Sometimes we get stuck in the norm and forget to expand our horizons. Quail eggs are little nutritional powerhouses that simply don’t get enough mainstream recognition. Let me show you how these eggs are small but mighty!
Quail are delightful little birds with many purposes. I didn’t know much about quail until well into my adult life. Learning about keeping quail and how to use their eggs was a very interesting endeavor and I’m excited to share this journey with you.
We will mostly be talking about quail eggs in this article but I would be remiss if I didn’t tell you a thing or two about the bird that produces the eggs you’ll be using.
Quail are adorable for starters. They are comical and quirky and just plain fun little pets. Quail are not known for high IQs, so they won’t be helping your teens with algebra or anything like that. 😉
Aside from being cute, they are also quieter than chickens (they don’t crow like roosters). They chirp more like that of a parakeet or other house bird. If you live in a place where you can’t have chickens, quail may be a good fit. They also grow quickly, which is a plus if you are looking for a dual-purpose bird as well.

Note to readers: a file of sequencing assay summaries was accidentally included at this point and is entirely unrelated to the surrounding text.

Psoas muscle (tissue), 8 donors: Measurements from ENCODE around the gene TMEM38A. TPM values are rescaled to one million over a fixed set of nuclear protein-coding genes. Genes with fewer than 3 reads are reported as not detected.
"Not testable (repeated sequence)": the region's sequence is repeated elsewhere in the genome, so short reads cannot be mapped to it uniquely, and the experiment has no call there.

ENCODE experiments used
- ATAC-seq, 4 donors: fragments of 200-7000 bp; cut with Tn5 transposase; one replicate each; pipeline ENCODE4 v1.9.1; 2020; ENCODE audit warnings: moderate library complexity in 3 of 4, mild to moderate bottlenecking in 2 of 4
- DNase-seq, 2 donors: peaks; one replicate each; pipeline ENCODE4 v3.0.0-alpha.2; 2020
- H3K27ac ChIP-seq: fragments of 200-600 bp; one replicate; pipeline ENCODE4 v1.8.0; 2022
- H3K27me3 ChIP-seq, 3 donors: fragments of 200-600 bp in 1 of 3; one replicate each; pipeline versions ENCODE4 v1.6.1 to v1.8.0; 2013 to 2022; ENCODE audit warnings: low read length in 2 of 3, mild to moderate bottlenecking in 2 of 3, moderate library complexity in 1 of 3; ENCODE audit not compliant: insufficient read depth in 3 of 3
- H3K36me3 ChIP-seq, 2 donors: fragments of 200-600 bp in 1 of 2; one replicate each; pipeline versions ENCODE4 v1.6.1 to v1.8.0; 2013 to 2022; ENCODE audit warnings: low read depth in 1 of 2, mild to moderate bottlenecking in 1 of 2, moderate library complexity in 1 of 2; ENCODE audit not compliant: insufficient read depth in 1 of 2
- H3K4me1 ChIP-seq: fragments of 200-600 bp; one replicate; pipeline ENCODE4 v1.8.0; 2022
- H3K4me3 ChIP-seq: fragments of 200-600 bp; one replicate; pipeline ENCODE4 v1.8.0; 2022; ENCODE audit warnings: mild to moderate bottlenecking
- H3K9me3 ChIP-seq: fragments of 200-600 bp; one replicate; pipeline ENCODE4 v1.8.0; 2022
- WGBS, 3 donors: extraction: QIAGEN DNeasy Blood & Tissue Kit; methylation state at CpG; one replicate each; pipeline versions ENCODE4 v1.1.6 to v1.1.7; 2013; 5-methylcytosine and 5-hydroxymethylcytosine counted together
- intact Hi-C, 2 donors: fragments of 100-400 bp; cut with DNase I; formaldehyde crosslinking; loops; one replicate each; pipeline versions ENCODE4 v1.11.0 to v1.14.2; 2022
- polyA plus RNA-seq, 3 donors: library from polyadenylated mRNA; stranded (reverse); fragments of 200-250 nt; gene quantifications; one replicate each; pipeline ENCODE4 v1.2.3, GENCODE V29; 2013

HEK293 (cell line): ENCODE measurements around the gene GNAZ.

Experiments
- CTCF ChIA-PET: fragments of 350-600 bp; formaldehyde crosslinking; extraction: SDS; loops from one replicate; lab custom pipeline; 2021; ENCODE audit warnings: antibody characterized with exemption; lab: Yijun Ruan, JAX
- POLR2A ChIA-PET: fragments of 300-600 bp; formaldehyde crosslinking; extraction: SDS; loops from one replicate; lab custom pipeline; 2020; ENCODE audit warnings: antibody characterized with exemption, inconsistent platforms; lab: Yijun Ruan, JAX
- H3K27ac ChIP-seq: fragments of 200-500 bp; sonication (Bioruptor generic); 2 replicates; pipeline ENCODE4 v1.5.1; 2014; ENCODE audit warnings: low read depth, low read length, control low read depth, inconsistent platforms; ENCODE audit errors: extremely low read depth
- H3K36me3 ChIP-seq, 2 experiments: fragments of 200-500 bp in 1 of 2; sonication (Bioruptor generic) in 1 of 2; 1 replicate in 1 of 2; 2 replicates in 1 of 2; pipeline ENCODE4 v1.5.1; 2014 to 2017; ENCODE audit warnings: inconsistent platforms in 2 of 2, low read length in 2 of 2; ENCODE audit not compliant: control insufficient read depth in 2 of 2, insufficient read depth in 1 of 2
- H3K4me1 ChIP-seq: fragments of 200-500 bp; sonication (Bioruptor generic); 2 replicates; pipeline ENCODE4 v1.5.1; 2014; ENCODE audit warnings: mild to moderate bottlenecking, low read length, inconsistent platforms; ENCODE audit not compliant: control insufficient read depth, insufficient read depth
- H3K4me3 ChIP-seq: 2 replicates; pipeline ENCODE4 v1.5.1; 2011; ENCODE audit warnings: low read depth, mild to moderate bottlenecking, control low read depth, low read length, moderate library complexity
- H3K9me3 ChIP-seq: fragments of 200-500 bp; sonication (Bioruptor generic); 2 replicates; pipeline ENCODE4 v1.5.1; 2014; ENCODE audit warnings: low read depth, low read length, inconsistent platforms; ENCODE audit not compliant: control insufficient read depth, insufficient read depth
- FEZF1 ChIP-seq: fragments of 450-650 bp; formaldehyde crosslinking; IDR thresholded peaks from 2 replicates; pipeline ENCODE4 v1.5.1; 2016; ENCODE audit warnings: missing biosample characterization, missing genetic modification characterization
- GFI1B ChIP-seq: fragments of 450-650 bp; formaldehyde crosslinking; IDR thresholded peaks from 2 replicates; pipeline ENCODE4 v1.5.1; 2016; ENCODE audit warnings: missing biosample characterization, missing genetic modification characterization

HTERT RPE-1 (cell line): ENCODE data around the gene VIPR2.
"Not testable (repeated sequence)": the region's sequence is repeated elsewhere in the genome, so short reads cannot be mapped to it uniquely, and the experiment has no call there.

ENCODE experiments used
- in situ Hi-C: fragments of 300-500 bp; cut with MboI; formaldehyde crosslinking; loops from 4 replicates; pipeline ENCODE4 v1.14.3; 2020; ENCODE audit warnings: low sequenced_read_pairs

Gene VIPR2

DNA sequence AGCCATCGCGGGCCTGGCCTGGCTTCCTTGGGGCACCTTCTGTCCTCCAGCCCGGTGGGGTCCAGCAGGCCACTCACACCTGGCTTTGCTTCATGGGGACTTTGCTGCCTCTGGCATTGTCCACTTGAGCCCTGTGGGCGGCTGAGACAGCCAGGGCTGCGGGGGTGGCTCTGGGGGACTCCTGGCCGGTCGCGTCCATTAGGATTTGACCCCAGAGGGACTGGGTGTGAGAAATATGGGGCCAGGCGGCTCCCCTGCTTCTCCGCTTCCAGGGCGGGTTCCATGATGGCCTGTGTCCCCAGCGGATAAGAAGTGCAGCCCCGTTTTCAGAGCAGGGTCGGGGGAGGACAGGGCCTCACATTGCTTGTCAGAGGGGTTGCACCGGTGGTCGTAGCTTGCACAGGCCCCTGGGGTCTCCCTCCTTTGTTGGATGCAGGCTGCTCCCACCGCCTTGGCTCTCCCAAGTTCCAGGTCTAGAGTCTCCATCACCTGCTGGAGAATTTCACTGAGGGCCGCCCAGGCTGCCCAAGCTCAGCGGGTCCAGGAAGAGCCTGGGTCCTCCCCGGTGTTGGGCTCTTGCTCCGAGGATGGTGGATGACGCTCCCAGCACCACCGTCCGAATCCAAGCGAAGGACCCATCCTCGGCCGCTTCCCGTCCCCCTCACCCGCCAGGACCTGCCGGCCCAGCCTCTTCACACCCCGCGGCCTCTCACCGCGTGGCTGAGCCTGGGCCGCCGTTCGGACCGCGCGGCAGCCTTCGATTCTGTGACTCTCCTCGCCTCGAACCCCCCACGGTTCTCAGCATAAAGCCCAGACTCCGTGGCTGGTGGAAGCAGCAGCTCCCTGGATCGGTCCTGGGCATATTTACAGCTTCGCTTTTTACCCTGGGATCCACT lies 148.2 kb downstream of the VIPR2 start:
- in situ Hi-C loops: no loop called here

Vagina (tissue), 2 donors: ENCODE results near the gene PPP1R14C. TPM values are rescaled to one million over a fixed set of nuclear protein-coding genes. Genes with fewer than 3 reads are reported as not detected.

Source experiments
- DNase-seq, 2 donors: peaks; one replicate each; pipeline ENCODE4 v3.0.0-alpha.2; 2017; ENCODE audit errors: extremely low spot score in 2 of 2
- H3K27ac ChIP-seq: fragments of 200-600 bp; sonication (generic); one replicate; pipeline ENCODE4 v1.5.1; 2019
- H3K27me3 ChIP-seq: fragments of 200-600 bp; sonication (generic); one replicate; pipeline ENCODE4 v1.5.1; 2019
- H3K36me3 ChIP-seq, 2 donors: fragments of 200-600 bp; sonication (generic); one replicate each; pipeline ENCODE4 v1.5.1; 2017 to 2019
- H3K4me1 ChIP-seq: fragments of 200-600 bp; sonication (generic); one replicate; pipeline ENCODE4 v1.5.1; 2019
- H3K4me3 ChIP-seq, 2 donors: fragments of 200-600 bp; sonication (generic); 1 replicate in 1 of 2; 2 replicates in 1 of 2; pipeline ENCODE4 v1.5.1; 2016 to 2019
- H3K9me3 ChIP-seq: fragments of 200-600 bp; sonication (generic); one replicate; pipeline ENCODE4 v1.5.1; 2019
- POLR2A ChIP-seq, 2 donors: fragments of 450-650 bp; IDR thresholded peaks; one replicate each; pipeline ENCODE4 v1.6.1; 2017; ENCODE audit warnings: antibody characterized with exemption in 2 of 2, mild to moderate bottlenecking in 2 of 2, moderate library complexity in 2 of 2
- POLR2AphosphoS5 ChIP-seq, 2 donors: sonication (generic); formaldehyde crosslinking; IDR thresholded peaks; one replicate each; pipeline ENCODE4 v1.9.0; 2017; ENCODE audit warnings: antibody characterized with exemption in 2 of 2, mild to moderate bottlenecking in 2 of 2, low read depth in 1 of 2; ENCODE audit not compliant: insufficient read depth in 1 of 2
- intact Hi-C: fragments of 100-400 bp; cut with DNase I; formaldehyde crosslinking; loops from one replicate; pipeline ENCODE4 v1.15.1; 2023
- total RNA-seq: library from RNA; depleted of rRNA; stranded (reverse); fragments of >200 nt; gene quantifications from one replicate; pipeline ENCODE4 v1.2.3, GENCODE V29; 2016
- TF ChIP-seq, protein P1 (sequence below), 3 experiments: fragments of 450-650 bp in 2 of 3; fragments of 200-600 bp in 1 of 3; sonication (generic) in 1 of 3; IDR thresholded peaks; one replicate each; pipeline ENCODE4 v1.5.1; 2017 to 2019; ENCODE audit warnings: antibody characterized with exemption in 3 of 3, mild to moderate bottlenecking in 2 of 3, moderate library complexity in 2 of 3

These little quirky birds are social creatures and do not like being alone in their coop or cage. They need a buddy, you’ll need to keep that in mind.
There are several different species of quail. Some of the quail species are Common Quail, King Quail, Japanese Quail, and Northern Bobwhite Quail (and many others beyond this list). If you decide to get quail you will want to do your due diligence on which one suits you best.
Nutritional Value of Quail Eggs
I get it, I’m not the first one to volunteer to try chocolate-covered grasshoppers or escargot. In fact, I may be the last one in line. But we all eat eggs, and quail eggs are just little chicken eggs in essence. They are packed full of nutrients and that is the biggest draw for eating these little powerhouses.
It’s not that quail eggs are significantly more nutritious than chicken eggs, although they do exceed chicken eggs in some categories. The deal is, you either have quail or want quail and this information will help you understand the hidden benefits of these pets. Eggs!
Quail eggs and chicken eggs, if compared gram for gram, are pretty much neck and neck except for when they aren’t! Quail eggs have significantly more iron and B-12. In fact, one quail egg provides a good portion of your vitamin B-12 daily value needs. That’s great.
However, they also have more cholesterol than that of chicken eggs. but don’t judge that too hastily because 60% of the cholesterol is the good kind that our bodies need.